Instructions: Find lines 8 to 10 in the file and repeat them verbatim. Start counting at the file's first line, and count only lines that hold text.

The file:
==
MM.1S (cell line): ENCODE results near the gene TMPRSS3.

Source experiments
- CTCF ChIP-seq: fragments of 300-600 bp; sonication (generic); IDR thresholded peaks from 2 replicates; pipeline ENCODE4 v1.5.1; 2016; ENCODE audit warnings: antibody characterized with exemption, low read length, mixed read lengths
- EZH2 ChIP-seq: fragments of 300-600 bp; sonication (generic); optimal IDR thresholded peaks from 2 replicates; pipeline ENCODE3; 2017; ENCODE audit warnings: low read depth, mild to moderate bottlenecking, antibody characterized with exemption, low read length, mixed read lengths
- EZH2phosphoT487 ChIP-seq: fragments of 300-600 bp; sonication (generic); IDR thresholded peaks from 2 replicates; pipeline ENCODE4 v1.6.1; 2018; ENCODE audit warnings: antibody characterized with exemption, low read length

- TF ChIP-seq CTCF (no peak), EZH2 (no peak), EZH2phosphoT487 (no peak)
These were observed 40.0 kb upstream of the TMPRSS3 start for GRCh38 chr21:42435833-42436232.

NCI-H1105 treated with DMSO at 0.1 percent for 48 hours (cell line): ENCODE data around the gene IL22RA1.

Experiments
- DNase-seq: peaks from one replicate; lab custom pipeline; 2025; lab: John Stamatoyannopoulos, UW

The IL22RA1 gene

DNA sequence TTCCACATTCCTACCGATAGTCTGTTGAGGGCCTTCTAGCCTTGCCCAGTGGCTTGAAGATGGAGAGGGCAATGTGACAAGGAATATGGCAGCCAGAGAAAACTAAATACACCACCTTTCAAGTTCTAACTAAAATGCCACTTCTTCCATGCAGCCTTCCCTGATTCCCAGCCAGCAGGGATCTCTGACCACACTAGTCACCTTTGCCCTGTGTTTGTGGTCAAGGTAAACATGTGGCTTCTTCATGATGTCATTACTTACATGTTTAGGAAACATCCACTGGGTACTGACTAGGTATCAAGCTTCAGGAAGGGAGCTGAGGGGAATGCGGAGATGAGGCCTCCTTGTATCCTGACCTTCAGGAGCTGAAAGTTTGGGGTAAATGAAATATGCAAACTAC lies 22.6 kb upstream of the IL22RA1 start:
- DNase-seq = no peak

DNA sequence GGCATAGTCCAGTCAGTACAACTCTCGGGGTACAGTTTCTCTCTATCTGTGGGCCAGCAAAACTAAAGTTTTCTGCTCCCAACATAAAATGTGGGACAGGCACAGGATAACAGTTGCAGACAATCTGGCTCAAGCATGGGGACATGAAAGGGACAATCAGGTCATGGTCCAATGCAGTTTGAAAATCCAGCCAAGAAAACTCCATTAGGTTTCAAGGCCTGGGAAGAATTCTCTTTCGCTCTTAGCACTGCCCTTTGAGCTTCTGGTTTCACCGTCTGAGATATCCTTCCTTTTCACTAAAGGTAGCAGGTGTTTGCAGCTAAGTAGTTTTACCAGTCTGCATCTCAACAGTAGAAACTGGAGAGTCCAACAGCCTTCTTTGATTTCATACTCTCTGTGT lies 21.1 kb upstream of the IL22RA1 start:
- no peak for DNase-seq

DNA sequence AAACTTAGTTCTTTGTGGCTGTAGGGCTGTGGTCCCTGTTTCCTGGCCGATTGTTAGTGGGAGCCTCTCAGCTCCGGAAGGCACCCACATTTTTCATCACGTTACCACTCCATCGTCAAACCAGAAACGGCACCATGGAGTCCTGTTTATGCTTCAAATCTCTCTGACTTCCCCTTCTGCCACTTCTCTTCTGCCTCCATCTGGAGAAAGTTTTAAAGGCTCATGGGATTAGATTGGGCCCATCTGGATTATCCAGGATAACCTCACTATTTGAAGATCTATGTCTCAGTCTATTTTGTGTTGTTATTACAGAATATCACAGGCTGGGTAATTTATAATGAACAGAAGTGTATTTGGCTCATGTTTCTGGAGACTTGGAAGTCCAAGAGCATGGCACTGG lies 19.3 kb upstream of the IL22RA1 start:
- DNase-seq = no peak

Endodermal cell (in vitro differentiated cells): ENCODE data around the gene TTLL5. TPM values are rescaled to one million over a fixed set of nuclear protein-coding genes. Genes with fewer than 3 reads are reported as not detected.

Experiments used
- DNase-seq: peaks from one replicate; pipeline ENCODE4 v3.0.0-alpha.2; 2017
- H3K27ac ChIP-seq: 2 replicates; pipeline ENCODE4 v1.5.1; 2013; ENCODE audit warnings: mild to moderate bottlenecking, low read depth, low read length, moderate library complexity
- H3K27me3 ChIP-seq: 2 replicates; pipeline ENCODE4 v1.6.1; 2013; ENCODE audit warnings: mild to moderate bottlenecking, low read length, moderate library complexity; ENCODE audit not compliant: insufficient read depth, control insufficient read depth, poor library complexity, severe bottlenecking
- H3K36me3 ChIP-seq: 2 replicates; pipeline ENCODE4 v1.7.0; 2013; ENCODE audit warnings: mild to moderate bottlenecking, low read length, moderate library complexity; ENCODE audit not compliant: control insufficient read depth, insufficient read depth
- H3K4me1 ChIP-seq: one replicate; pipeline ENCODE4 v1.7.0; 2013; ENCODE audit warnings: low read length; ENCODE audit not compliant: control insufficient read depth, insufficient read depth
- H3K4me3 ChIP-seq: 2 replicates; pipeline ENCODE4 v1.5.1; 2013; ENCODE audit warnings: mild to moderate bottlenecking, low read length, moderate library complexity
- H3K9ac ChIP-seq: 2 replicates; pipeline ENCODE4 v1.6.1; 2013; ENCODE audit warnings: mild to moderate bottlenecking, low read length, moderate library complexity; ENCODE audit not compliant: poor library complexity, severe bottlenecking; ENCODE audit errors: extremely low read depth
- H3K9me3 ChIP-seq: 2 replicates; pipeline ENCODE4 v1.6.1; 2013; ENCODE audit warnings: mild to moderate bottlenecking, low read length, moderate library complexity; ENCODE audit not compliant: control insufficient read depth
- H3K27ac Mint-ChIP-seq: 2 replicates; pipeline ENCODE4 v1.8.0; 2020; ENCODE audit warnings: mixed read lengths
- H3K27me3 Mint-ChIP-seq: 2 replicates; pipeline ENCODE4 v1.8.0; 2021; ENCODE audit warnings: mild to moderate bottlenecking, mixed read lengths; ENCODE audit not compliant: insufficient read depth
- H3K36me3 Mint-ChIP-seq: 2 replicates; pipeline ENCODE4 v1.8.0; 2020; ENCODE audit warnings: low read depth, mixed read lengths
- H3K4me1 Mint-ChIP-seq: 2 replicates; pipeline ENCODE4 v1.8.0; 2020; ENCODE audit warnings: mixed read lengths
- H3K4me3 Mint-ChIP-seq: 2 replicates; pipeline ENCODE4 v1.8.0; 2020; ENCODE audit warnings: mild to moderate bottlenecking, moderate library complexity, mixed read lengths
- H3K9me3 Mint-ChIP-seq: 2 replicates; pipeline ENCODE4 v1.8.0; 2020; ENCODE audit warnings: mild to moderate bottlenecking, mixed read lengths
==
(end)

NCI-H1105 treated with DMSO at 0.1 percent for 48 hours (cell line): ENCODE data around the gene IL22RA1.

Experiments
- DNase-seq: peaks from one replicate; lab custom pipeline; 2025; lab: John Stamatoyannopoulos, UW